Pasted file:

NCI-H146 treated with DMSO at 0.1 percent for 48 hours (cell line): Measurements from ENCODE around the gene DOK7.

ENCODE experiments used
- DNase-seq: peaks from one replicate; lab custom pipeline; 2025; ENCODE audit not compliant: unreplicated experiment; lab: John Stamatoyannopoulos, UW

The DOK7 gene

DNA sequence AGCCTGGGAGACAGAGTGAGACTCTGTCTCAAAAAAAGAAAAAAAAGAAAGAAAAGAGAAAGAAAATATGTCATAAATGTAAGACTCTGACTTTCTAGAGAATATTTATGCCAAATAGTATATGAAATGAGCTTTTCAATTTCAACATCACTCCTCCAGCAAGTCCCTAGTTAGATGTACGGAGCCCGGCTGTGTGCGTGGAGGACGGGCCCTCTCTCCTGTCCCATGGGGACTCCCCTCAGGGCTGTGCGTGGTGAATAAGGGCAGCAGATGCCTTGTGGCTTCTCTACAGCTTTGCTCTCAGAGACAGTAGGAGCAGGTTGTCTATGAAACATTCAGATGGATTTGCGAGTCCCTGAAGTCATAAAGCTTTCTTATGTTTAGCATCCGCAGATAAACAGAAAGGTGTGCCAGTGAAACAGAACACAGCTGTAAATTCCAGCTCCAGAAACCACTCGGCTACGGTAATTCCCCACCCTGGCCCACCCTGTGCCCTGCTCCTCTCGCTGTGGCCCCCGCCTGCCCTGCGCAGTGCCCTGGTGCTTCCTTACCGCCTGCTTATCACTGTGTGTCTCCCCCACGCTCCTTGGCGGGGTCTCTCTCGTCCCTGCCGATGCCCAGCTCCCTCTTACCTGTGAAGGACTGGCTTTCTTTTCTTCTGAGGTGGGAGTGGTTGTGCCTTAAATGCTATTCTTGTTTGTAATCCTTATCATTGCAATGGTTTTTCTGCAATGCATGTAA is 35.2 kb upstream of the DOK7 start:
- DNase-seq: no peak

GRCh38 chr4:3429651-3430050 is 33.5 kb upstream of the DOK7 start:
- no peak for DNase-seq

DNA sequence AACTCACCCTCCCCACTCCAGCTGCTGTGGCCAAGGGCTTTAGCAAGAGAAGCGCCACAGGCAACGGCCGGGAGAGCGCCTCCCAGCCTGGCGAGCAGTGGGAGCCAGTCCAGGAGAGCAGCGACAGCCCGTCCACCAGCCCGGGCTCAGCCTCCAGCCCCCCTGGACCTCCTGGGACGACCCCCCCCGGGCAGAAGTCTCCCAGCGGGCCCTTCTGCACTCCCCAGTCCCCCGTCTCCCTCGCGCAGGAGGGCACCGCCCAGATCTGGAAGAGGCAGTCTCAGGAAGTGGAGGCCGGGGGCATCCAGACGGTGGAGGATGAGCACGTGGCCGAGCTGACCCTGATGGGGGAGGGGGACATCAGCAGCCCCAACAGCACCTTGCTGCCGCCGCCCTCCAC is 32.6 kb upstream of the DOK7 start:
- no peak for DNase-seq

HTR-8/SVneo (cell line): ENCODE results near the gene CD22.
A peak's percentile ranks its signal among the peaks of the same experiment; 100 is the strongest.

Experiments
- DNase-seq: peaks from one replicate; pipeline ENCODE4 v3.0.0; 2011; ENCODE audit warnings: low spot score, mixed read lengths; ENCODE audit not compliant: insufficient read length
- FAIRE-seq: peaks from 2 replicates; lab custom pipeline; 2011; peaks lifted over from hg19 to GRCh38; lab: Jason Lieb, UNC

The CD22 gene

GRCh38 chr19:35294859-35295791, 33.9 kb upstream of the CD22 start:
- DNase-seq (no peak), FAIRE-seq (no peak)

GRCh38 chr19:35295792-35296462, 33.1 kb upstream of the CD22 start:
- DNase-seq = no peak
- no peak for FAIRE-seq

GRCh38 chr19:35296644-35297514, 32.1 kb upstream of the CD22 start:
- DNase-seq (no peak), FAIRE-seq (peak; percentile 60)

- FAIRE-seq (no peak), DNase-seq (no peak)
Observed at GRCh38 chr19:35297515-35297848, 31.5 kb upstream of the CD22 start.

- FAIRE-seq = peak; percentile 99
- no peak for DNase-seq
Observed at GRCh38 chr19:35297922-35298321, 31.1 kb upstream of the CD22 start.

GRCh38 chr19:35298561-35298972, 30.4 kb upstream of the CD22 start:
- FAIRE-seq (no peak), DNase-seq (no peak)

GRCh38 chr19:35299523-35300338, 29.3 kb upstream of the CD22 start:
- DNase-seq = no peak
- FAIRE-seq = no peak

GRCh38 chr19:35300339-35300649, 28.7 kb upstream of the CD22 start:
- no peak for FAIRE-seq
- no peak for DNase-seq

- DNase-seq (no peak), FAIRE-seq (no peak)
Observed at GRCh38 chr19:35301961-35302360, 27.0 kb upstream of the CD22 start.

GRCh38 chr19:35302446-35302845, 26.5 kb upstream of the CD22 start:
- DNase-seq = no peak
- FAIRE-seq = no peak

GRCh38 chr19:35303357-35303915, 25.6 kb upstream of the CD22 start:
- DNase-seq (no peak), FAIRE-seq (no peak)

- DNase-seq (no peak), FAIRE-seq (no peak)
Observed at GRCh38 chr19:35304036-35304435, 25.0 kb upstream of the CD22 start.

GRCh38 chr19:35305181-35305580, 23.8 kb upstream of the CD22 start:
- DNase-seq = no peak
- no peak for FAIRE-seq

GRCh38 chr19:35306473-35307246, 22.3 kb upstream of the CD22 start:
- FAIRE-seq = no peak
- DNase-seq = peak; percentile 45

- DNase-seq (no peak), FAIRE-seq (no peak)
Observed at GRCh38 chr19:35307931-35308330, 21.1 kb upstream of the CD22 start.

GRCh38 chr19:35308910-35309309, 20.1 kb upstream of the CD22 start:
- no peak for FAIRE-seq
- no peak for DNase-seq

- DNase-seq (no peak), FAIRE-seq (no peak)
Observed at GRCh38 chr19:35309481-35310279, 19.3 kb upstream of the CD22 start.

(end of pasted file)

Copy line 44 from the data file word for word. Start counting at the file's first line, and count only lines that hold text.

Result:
- DNase-seq (no peak), FAIRE-seq (no peak)